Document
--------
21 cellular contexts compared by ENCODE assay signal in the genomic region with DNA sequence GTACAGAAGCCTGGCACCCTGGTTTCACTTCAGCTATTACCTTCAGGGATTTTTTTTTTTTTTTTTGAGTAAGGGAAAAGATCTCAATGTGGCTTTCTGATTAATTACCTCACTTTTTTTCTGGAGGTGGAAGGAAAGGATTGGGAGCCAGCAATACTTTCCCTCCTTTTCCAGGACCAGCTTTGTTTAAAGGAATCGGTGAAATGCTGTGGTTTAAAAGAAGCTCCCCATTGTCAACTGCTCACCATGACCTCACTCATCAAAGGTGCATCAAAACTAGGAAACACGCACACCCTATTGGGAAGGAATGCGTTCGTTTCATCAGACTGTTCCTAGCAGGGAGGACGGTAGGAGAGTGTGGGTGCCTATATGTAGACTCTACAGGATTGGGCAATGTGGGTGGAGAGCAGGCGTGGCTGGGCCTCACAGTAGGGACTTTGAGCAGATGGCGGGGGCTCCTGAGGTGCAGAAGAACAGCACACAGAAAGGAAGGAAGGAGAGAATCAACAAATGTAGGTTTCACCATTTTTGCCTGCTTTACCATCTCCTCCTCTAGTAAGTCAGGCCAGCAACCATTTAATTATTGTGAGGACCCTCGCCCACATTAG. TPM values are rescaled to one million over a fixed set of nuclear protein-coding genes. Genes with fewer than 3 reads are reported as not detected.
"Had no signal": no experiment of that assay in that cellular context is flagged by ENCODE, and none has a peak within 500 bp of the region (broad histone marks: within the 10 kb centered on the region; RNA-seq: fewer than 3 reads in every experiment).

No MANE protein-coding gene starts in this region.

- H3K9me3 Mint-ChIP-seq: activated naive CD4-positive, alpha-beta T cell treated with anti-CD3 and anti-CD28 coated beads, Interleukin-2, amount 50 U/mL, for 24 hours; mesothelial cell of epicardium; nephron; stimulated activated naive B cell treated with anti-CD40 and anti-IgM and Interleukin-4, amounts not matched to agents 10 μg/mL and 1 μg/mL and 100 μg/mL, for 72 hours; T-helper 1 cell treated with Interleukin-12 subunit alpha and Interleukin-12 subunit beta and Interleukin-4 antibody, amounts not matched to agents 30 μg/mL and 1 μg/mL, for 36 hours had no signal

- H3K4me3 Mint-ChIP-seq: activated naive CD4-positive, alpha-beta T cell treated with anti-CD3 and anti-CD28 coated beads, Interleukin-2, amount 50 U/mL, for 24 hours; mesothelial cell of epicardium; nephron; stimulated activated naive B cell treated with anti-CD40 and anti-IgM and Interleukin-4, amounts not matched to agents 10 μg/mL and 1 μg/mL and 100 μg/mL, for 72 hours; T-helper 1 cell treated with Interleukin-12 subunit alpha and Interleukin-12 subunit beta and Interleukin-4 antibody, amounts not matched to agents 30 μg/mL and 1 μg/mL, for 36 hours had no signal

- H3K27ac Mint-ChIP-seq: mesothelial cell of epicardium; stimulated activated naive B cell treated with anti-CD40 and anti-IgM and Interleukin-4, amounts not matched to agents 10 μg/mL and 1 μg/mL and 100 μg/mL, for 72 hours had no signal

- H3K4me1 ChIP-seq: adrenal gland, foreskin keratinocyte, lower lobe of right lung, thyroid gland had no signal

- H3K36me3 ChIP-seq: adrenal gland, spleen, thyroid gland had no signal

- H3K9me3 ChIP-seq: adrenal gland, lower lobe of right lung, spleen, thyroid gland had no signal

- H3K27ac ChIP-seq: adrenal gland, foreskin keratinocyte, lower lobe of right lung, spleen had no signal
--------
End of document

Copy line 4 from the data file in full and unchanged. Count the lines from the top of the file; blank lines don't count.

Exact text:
- H3K9me3 Mint-ChIP-seq: activated naive CD4-positive, alpha-beta T cell treated with anti-CD3 and anti-CD28 coated beads, Interleukin-2, amount 50 U/mL, for 24 hours; mesothelial cell of epicardium; nephron; stimulated activated naive B cell treated with anti-CD40 and anti-IgM and Interleukin-4, amounts not matched to agents 10 μg/mL and 1 μg/mL and 100 μg/mL, for 72 hours; T-helper 1 cell treated with Interleukin-12 subunit alpha and Interleukin-12 subunit beta and Interleukin-4 antibody, amounts not matched to agents 30 μg/mL and 1 μg/mL, for 36 hours had no signal